The Water Environment Research Federation (WERF) recently published results of a study completed by HDR examining the reliability of enhanced biological phosphorus removal (EBPR) in removing phosphorus to low levels in wastewater effluent. The goal of the research project was to develop information that can be used to help municipal wastewater treatment plants more efficiently and cost-effectively remove phosphorus through EBPR processes.
The project included detailed analyses of routine water quality and operating data, field testing observations, and special studies conducted over the course of the project to evaluate the variability of EBPR, factors influencing EBPR performance and the relationship between EBPR and the presence of glycogen accumulating organisms (GAOs).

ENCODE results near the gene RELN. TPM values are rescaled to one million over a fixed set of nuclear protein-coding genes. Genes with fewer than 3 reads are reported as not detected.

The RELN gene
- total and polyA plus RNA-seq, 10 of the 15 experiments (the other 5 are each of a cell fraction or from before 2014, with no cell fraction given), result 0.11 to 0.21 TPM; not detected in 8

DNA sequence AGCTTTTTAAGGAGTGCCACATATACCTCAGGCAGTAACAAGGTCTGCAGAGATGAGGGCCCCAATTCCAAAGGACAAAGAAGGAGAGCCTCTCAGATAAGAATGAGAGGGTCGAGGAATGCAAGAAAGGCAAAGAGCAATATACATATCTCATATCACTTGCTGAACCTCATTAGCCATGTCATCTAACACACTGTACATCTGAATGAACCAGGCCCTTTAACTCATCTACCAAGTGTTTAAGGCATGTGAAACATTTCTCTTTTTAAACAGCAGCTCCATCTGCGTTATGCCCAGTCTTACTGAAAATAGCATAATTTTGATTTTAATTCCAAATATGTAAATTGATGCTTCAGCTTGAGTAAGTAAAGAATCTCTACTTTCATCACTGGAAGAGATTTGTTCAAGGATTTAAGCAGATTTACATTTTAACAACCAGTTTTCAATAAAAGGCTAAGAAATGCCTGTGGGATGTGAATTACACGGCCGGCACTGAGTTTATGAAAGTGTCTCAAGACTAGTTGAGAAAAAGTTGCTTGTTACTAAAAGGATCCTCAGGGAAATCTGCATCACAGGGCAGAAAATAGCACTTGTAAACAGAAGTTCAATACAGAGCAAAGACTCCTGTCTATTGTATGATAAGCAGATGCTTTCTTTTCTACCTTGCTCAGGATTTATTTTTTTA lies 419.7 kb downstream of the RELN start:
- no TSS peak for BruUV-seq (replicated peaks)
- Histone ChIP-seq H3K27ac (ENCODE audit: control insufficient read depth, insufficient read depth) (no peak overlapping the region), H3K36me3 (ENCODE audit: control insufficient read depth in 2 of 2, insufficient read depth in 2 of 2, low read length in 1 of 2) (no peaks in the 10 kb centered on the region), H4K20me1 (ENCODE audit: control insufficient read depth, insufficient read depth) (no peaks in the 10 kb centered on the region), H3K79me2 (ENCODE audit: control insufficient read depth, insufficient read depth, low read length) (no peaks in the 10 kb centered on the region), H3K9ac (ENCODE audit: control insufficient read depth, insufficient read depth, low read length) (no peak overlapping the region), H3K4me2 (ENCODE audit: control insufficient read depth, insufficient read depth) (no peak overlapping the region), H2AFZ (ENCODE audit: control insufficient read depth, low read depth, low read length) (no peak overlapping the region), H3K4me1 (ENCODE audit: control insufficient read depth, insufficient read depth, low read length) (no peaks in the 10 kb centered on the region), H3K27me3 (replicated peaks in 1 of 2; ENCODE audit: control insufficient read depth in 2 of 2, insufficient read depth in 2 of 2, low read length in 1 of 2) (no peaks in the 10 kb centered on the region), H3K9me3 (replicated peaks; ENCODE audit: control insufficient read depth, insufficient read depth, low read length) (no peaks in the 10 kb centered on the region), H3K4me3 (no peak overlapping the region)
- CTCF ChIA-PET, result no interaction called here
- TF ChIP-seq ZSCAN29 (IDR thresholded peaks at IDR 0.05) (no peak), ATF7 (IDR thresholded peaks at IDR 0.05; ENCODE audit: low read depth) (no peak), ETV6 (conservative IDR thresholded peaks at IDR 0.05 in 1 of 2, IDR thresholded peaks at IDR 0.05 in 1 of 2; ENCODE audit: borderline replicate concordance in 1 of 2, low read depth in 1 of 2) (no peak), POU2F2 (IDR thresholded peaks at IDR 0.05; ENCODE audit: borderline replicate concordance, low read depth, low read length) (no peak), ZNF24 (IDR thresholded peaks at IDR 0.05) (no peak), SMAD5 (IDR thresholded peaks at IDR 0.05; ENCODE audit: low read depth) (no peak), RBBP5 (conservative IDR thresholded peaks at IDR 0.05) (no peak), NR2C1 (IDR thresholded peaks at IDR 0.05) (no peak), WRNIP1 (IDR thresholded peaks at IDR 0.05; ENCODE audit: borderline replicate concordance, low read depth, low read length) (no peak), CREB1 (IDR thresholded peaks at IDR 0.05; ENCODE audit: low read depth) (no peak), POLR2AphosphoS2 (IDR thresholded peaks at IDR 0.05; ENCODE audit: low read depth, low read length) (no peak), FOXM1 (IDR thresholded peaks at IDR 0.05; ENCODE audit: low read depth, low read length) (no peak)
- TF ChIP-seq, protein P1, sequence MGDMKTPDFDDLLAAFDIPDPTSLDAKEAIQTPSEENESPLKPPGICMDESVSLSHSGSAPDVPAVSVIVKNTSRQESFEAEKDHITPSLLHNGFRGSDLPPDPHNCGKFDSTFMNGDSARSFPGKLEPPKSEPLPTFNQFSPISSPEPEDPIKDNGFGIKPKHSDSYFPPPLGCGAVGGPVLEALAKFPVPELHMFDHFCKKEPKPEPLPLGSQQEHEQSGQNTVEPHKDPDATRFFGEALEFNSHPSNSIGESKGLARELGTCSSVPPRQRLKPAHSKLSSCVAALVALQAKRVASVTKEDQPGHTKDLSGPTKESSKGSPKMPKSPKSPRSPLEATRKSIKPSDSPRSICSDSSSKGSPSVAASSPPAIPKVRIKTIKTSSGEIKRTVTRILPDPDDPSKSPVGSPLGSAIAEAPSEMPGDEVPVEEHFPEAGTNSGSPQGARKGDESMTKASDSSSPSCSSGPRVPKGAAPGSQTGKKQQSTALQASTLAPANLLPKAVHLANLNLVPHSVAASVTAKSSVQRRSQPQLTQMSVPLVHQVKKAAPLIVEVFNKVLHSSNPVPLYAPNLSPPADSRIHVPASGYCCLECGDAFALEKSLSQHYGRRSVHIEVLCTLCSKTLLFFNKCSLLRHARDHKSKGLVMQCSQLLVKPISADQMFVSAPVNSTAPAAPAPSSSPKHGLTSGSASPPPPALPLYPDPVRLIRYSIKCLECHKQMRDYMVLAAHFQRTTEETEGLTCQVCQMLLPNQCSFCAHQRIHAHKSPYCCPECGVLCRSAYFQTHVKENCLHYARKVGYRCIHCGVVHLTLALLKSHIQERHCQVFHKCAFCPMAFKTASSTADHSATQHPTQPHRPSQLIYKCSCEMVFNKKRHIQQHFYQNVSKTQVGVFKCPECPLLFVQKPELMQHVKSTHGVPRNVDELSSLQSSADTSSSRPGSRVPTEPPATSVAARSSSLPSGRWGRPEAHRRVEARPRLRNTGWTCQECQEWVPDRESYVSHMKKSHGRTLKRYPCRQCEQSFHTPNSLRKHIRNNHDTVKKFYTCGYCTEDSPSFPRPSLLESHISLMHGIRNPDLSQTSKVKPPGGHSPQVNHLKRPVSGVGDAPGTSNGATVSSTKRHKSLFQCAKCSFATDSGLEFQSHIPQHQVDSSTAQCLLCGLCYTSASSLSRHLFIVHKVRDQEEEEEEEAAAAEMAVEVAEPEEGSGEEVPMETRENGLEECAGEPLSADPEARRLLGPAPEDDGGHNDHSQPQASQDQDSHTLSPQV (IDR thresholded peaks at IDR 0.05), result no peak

The study showed that EBPR is capable of achieving very low effluent phosphate concentrations. When operating well, it is possible to achieve soluble phosphate concentrations under 0.1 mg/L. However, many facilities struggle to routinely achieve soluble phosphate concentrations under 1.0 mg/L. For this reason, most facilities experience significant variability in EBPR performance, requiring augmentation of EBPR through the use of substrate addition or polishing with iron- or aluminum-containing chemicals.
Contributing HDR authors are JB Neethling, Ph.D., P.E., DEE; Brian Bakke, P.E.; Mario Benisch; April Gu, Ph.D; and Heather Stephens, P.E.